We Can Learn a Lot from NZ Farms; Initiatives to Make Agriculture More Productive on the Other Side of the World Are Winging Their Way Back to the North East. Northumberland Monitor Farmer Simon Bainbridge Was One of 10 Delegates Who Took Part in an Informationgathering Study Trip to New Zealand. KAREN DENT Reports
Byline: KAREN DENT
AGRICULTURE and forestry fuel New Zealand's economy, providing around 64% of its income.
The country is hot on research to improve the sectors' output from its two main islands, which are just 267 square kilometres bigger than the UK, but only have a population of 4.4 million people compared to 63.2 million in the UK.
Efforts to improve selective breeding, animal efficiency and pasture management came under scrutiny in a 10-day agricultural study trip, organised by LandSkills North East. Simon Bainbridge, who runs the Northumberland Monitor Farm at Donkin Rigg, Scots Gap, near Morpeth, was one of the 10-strong team from the region who went to assess what Kiwi ideas could be brought back to the North East.
He said: "Constantly seeing New Zealand lamb on the supermarket shelves is a bit of a kick in the teeth for UK farmers.
"However, I was very impressed with my trip out to New Zealand. The farms we visited had an incredible breakdown of costings and every last cent spent was accounted for and evaluated.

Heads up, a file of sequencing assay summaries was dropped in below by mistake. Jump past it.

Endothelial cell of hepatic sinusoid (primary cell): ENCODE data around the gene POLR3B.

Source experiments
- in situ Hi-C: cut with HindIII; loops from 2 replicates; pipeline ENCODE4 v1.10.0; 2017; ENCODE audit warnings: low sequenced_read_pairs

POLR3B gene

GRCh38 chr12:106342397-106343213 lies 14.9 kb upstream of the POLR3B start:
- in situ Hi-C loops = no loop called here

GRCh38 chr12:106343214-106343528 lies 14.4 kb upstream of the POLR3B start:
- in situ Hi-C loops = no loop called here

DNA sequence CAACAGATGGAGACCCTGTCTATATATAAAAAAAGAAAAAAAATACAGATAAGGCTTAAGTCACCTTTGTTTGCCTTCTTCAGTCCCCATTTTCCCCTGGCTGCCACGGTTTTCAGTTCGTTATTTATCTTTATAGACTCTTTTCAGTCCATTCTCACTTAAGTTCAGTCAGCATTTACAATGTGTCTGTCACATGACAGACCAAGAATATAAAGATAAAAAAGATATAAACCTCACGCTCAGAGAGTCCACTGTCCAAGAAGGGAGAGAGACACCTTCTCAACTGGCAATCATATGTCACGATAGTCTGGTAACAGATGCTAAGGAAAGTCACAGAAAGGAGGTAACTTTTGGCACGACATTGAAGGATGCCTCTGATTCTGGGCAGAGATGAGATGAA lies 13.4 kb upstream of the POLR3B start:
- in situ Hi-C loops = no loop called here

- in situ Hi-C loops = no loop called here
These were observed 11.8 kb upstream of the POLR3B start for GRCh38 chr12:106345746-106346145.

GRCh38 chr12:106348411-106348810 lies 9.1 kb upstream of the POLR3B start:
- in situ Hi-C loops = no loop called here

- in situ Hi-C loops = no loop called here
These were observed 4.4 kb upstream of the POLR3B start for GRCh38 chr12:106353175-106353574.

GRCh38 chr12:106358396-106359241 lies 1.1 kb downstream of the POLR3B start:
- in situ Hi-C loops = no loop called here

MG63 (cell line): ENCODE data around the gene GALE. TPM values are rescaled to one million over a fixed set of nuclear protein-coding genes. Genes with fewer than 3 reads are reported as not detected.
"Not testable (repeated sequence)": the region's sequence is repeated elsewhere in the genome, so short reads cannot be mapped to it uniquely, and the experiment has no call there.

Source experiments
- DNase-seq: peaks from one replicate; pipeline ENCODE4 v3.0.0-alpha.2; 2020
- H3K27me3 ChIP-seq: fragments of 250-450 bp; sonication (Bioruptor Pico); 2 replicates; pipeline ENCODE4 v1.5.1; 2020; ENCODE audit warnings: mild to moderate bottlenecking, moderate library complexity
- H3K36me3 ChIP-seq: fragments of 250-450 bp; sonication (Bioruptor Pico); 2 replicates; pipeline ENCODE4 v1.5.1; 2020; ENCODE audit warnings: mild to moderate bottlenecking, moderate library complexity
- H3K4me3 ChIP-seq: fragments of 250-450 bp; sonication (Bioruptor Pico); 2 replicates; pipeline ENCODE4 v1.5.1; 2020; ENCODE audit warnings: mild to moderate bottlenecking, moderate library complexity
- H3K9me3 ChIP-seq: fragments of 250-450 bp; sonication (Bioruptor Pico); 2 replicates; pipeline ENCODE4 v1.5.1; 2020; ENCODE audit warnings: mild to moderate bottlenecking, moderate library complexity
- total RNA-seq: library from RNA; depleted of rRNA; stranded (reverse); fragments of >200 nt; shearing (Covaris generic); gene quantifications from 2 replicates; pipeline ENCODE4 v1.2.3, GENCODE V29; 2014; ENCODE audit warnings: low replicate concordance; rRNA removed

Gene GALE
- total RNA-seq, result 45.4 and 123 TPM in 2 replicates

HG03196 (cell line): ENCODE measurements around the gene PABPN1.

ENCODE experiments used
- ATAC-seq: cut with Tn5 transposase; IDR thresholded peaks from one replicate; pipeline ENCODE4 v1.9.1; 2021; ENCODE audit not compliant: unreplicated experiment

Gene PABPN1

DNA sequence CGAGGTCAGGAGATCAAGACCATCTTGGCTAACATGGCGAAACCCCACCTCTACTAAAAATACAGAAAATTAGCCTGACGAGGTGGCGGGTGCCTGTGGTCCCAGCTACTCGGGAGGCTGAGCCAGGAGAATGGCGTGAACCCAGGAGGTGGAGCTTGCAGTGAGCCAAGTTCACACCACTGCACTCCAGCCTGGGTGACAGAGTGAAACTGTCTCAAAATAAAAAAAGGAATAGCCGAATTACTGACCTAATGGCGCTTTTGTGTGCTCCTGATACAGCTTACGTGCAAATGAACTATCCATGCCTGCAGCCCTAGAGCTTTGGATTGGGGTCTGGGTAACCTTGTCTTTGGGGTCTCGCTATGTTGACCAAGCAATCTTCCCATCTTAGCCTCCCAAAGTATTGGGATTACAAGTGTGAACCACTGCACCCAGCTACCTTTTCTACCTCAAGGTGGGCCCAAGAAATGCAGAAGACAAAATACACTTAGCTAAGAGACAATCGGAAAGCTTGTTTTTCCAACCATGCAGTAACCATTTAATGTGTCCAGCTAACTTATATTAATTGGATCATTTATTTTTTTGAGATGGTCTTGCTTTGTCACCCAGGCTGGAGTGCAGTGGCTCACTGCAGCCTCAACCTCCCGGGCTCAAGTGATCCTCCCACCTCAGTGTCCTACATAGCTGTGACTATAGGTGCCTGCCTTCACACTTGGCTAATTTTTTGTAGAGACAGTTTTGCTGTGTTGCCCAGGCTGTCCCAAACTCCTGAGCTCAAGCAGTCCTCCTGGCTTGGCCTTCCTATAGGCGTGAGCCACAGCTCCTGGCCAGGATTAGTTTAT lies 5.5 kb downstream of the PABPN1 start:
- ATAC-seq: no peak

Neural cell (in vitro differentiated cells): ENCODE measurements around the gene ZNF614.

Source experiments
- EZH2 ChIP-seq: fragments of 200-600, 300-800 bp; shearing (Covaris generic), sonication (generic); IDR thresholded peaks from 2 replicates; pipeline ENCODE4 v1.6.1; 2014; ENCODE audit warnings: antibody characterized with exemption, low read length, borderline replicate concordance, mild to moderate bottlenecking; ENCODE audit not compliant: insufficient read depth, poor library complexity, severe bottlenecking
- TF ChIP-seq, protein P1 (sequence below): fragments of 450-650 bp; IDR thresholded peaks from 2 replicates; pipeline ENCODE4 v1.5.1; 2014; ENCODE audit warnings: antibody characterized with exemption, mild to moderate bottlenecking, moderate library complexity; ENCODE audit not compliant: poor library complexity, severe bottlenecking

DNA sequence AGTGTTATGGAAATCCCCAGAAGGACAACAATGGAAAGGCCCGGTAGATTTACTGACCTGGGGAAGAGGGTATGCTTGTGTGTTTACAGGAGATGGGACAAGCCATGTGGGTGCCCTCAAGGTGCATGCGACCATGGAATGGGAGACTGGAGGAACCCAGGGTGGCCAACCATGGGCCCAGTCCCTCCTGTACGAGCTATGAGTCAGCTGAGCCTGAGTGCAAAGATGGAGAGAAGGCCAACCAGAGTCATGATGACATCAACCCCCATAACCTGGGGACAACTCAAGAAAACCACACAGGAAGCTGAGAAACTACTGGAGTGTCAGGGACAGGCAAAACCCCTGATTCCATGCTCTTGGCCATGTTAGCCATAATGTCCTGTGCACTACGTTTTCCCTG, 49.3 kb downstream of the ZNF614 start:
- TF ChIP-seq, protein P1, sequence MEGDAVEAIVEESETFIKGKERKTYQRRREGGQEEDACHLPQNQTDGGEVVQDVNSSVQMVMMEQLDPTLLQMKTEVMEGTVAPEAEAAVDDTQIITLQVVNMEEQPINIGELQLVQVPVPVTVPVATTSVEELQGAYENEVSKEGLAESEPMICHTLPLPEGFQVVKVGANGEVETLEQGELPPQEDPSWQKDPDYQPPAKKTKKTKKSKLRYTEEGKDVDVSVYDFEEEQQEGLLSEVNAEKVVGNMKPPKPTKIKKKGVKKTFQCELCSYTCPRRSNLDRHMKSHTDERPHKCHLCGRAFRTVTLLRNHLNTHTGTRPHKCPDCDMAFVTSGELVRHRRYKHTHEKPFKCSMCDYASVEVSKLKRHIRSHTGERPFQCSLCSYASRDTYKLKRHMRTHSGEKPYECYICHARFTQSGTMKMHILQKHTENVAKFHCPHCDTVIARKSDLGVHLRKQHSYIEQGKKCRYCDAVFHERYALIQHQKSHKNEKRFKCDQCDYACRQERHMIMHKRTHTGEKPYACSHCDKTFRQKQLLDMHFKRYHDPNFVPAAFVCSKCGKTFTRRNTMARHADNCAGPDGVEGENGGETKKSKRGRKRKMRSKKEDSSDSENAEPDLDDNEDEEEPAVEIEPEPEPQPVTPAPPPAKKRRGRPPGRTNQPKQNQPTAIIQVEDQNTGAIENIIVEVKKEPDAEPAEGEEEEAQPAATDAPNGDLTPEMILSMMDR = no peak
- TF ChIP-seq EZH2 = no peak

"This system has been put together between farmers and consultants and I truly believe it is this analysis that contributes to the success of New Zealand's sheep and beef farmers." The trip took in 10 New Zealand farms in as many days and geographically covered the whole of the country from top to bottom.
One of the trip's major themes was how grassland is effectively managed for livestock grazing and there were some key differences and a variety of schemes in place across the two islands.
Grazing systems, fertilisers and stock numbers were all an important part of the mix, with the rotational grazing system used widely across New Zealand.
The system allows pasture to recover and plants to rejuvenate and grow, which Mr Bainbridge noted produced significantly better quality grassland.
But there were major differences in the way this was managed on different farms. Some farmers moved their animals every two days, while other operated a system of Monday morning, Wednesday lunchtime and Friday afternoon, leaving the weekend free of shifts.
On the fertiliser front, lime, sulphur and phosphate were mainly used, with the land being dressed either by plane or lorry. The land was also frequently reseeded.
Mr Bainbridge said the farmers he met thoroughly planned and budgeted for this land management, something he says is not particularly prioritised in the UK.
He is currently using the Farmax Pro computer model at Donkin Rigg as part of the Monitor Farm project. …